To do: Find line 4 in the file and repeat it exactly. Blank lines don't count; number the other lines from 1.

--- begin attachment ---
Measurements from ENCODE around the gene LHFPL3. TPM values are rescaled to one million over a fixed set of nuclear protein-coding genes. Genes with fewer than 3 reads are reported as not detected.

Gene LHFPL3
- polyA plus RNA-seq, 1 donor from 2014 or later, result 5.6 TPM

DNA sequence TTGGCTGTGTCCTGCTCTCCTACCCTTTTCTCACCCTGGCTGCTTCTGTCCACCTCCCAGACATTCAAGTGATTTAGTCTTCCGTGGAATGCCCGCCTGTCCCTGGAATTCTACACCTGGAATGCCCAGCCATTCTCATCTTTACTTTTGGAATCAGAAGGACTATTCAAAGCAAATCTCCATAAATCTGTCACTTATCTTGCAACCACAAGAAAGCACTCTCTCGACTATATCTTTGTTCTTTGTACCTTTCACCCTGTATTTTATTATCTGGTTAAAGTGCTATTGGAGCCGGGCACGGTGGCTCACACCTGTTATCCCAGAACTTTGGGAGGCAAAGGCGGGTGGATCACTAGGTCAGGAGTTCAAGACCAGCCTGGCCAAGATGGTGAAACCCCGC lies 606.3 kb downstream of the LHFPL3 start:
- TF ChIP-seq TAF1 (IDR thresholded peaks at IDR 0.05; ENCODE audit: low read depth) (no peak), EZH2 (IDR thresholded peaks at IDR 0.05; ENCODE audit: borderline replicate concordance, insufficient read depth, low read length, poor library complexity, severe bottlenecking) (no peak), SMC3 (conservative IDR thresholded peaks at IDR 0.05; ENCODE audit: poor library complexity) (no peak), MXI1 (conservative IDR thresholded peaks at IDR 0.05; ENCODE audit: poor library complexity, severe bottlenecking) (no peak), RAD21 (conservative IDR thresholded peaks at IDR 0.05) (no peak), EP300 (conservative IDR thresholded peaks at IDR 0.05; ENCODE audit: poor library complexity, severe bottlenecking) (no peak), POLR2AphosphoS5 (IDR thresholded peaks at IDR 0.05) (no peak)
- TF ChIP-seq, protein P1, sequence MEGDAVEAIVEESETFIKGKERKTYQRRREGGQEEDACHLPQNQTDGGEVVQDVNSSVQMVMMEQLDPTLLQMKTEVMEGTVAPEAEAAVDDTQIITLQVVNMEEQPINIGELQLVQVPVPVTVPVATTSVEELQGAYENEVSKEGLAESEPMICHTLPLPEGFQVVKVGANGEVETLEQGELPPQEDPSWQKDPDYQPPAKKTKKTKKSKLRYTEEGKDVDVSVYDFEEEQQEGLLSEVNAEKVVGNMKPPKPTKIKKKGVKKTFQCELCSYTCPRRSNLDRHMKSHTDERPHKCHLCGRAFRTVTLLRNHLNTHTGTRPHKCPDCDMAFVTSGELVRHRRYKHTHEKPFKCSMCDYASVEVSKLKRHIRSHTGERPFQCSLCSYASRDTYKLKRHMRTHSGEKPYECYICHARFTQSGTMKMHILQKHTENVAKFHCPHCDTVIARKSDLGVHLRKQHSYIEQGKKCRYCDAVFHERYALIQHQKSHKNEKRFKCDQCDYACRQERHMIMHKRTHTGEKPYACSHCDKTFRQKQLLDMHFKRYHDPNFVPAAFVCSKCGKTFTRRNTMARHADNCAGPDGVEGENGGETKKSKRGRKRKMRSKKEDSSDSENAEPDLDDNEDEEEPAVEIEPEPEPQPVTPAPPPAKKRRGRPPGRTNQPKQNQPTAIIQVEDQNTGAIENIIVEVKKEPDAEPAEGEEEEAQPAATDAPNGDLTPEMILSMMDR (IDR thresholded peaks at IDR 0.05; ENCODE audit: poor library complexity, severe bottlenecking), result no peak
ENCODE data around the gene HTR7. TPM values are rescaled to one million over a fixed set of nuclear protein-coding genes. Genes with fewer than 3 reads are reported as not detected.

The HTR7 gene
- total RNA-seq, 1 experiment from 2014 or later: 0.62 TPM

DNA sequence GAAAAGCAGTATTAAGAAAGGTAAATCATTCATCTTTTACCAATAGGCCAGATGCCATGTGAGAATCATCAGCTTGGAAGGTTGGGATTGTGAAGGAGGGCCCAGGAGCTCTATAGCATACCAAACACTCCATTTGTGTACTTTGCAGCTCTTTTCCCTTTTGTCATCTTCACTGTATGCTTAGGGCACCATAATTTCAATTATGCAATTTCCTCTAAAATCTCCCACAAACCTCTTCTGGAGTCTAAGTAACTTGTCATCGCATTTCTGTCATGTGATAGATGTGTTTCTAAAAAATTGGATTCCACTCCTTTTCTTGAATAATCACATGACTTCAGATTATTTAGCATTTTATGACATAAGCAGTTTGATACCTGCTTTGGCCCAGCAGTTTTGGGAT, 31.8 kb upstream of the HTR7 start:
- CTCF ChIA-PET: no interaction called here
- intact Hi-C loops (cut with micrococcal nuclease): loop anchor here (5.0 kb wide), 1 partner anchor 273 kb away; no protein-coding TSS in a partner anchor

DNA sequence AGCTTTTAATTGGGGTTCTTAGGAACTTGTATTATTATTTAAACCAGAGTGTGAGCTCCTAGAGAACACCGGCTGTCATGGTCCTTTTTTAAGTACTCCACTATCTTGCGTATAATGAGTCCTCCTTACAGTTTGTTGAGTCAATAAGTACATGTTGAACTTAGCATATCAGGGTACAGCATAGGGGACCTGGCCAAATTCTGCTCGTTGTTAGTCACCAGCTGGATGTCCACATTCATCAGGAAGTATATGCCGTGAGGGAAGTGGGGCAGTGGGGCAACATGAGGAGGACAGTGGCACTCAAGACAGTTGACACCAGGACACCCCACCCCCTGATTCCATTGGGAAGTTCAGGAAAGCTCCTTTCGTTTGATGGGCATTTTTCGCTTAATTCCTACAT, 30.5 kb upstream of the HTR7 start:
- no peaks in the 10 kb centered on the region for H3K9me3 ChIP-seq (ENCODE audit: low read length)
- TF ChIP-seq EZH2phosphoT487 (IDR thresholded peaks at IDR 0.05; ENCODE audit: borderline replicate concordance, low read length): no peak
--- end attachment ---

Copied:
DNA sequence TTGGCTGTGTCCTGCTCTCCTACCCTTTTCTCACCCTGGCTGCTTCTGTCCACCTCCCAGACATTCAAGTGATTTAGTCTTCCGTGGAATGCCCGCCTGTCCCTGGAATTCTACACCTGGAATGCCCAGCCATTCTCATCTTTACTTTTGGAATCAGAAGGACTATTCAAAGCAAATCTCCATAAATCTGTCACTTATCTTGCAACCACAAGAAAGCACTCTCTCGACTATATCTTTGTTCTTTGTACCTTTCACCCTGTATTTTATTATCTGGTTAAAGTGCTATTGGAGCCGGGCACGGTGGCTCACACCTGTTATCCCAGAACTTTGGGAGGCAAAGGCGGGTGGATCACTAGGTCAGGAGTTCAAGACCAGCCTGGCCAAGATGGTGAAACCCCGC lies 606.3 kb downstream of the LHFPL3 start: